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Maize Silage - Protect The Investment

Maize Silage - Protect The Investment

Getting the best results from your maize crop doesn't just come from management in the field. Preventing losses in the pit from fermentation and aerobic spoilage is essential.

With a high dry matter and starch content, maize is prone to aerobic spoilage and the financial value of the losses which result can be quite considerable. This is something which livestock producers, who are looking to make the most out of home-grown forage, will want to avoid - especially as commodity prices are becoming more volatile.

Although additives are considered to be an additional expense come harvest, applying the correct inoculant could make a considerable difference to reducing losses.

Using an appropriate additive such as Wynnstay Corn, DA Ecocorn or Ecocool can help to avoid the losses which occur during both fermentation and aerobic spoilage, including DM losses, reduced ME content and decreased palatability. At approximately £1.20 - £1.50 per tonne treated, the cost of an additive is more than outweighed by the value of the silage saved by reducing losses caused by spoilage organisms. In order to maximise this return on investment, it is essential that you are using the right additive for your silage - when it comes to this, there is no one size fits all product. Therefore, I would suggest speaking to your Wynnstay specialist for more advice on additive product choice as we enter into maize harvest season.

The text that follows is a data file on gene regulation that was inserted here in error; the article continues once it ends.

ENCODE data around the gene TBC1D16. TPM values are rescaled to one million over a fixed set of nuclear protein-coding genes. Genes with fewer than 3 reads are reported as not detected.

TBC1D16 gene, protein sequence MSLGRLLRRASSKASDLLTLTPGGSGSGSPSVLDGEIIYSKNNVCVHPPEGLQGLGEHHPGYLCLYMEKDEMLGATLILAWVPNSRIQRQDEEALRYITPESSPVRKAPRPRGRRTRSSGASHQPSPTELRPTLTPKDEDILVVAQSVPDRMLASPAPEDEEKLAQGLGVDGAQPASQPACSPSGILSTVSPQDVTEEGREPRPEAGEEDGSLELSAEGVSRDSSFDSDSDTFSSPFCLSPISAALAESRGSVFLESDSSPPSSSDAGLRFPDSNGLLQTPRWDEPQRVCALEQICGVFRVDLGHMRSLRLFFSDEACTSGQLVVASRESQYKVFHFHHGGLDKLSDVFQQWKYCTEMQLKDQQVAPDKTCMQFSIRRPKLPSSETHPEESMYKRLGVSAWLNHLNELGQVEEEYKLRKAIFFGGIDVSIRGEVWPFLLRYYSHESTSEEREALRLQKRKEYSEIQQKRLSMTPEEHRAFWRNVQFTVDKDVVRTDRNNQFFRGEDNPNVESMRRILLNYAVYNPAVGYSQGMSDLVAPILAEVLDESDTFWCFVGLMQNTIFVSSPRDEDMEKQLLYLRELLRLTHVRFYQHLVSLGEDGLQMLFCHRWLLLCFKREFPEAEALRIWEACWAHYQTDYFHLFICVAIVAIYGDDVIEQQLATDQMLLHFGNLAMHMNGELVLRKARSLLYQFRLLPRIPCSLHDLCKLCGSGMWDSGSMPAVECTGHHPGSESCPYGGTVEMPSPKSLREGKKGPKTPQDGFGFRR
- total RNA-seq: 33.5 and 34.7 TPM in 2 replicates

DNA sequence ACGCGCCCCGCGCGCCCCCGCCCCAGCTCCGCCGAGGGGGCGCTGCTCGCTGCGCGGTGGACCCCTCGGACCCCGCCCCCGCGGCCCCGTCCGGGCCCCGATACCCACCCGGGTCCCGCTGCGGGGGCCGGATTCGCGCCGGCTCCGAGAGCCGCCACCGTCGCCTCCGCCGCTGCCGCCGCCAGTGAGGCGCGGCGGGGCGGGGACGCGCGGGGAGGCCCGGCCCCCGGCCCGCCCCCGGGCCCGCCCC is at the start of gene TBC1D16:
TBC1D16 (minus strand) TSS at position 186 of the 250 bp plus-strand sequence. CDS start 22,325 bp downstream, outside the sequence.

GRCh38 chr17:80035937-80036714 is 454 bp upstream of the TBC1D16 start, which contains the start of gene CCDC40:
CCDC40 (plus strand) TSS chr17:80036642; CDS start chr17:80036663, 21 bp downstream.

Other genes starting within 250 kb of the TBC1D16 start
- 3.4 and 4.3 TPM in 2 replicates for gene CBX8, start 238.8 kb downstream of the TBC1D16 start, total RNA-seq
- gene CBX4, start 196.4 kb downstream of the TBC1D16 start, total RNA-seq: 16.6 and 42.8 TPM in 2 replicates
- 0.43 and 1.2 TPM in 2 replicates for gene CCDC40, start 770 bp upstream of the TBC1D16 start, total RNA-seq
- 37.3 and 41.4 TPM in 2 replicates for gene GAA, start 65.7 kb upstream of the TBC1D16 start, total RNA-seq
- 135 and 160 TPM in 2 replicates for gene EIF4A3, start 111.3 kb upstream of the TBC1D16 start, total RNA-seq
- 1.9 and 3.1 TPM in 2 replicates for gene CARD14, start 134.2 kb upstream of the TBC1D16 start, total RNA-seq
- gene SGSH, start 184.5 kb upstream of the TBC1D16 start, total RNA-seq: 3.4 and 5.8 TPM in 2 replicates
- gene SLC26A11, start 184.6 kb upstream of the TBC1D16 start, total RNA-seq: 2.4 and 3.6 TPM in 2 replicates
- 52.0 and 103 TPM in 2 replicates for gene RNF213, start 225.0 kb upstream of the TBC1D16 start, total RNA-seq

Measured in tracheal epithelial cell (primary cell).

The preservation of maize silage is similar to that of grass, consisting of a fermentation to produce lactic acid, resulting in a reduction in pH, which preserves the crop and prevents the growth of spoilage organisms. Maize has a high target dry matter (DM) of 32%, which together with a high starch content generally ensures a rapid fermentation. However, the high DM and high starch puts maize silage at risk from aerobic spoilage, so the use of additive to prevent the growth and colonisation of yeasts and moulds during ensiling and feed-out is essential.

Maize Guide 2021

Along with details on this years recommended varieties, our guide includes advice on how to get the most from your crop.


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